While modern open source code editors have taken the programming world by storm, Linux command line is still ruled by a selected set of text editors. Popular command line editors like Vim and Emacs are also infamous for their weird keyboard shortcuts.
There are several jokes about those weird keyboard shortcuts in the programming world. Exiting Vim is perhaps the most common of them all. Here’s an example.
Micro is a modern terminal-based text editor that attempts to take the pain of keyboard shortcuts and provide popular shortcuts as well as mouse supports.
Micro is made with the GO Programming Language. It’s actively being developed by Zachary Yedidia and many other open source enthusiasts are contributing to it.
According to Micro’s GitHub project documentation,
Micro aims to be easy to use and intuitive, while also taking advantage of the full capabilities of modern terminals.
And that’s true. You’re probably wondering what’s special about this one, there are plenty of other terminal-based text editors out there. The answer is that Micro is so easy to use that the learning curve is almost flat, you don’t need to learn anything new, and it has some very interesting features.
Some of the main highlights of the Micro editor are:
- Support for universal keyboard shortcuts (Ctrl-S, Ctrl-C, Ctrl-V, Ctrl-Z etc.)
- Syntax highlighting ( for over 130 languages)
- Color scheme and True Color support
- Search and Replace feature
- Common editor features such as Undo and Redo, Unicode support, Line numbering, Soft wrapping etc.
- Copy and Paste from the system clipboard
- Simple auto-completion.
- Splits and tabs
- Good Mouse Support such as drag to select, double click to select a word, triple-click to select by line etc.
- Plug-in support and a built-in plugin manager to automatically install, remove, and update plugins.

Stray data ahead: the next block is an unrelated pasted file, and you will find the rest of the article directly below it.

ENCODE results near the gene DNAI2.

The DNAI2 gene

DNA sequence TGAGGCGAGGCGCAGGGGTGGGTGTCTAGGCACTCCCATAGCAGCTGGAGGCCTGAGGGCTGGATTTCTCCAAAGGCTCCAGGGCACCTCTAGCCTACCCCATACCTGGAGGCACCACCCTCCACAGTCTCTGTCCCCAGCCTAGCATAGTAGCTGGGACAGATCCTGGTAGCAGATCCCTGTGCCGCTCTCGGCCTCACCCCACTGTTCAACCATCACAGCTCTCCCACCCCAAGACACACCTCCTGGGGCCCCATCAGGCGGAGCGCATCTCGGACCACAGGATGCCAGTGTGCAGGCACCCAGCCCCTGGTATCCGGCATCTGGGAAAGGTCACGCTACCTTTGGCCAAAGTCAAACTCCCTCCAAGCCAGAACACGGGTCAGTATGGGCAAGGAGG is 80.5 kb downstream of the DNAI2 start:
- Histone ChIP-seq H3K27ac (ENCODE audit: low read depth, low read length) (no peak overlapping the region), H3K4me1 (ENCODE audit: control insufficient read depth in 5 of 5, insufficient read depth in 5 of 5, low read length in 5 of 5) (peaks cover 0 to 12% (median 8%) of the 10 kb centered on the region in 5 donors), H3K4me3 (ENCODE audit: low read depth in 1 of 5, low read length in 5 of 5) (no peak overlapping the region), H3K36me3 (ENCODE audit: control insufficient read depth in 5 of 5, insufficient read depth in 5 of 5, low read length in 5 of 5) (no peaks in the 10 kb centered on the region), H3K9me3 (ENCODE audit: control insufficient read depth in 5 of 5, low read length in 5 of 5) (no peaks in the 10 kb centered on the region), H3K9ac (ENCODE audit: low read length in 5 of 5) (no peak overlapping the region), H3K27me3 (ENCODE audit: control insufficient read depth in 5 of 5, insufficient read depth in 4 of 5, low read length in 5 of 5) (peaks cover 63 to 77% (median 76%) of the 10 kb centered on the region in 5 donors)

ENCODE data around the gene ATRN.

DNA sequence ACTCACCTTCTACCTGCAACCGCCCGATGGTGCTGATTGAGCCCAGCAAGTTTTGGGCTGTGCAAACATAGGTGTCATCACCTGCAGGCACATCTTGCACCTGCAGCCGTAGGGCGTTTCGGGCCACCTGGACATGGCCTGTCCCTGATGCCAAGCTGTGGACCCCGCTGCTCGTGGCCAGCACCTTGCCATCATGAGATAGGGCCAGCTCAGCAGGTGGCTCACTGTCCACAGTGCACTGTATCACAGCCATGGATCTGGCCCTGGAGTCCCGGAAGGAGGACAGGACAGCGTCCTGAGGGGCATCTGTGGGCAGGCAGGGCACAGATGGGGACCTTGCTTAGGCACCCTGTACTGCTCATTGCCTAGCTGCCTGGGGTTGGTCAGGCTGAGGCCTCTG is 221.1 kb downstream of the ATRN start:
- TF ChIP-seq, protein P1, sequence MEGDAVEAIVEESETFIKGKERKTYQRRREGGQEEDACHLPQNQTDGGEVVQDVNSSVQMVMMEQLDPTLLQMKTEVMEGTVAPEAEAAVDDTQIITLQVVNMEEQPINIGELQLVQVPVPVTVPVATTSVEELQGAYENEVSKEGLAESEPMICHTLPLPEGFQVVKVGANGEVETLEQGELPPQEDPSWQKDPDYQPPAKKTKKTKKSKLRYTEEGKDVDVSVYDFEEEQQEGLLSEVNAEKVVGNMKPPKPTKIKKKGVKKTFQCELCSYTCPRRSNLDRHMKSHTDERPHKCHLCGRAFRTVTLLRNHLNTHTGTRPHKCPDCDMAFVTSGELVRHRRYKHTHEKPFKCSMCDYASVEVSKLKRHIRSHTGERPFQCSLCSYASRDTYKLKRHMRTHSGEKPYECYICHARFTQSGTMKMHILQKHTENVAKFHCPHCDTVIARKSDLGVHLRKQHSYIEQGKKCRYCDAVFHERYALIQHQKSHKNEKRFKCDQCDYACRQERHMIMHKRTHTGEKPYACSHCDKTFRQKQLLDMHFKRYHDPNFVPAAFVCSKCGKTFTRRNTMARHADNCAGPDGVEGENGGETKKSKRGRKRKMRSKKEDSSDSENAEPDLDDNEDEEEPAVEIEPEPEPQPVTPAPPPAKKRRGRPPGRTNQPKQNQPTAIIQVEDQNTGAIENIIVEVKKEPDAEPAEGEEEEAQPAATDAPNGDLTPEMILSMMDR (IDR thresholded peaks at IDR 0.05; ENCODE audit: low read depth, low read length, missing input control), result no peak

- Cross Platform
Micro is available in the repositories of all major distributions. In Ubuntu, you can install it with:
sudo apt install micro
This will install
xclip as a dependency for clipboard functionality.
Additionally, you can download the pre-built binary from the link below:
Once you download it, extract the file and you’ll find the binary file inside it. Copy this binary file to your /bin directory. And then, you can run it in the terminal using the command “micro”.
For clipboard support, you need
xsel packages. In Ubuntu and other Ubuntu based Linux distributions, you can use the following command to install it:
sudo apt install xclip
For detailed information on configuring Micro, see here.
Essential commands and shortcuts
|Open a File in Micro||micro [FILENAME]|
|To List Available Plug-Ins||micro -plugin available|
|To Install a Plug-In||micro -plugin install [PLUGIN]|
|To Remove a Plug-In||micro -plugin remove [PLUGIN]|
|To Execute a Command inside Micro||Ctrl + E|
|To Split open a file Horizontally through command||hsplit [FILENAME]|
|To Split open a file Vertically through command||vsplit [FILENAME]|
|To get Help inside Micro Editor||Ctrl + G|
|To Save a File||Ctrl + S|
|To Copy Text Inside Micro||Ctrl + C|
|To Paste Text Inside Micro||Ctrl + V|
|To Close Micro Editor||Ctrl + Q|
|To Move Through Available Commands||TAB (Shift + Tab for reverse direction)|
Thoughts about Micro?
I think that Micro’s a pretty good tool for text editing. Though it’s not feature-rich like Vim or other mature text editors, it can easily replace tools like Nano for occasional file editing in the terminal.
If you often have to edit files in the terminal but you don’t feel too comfortable with Vim, give it a try and tell us about your experience.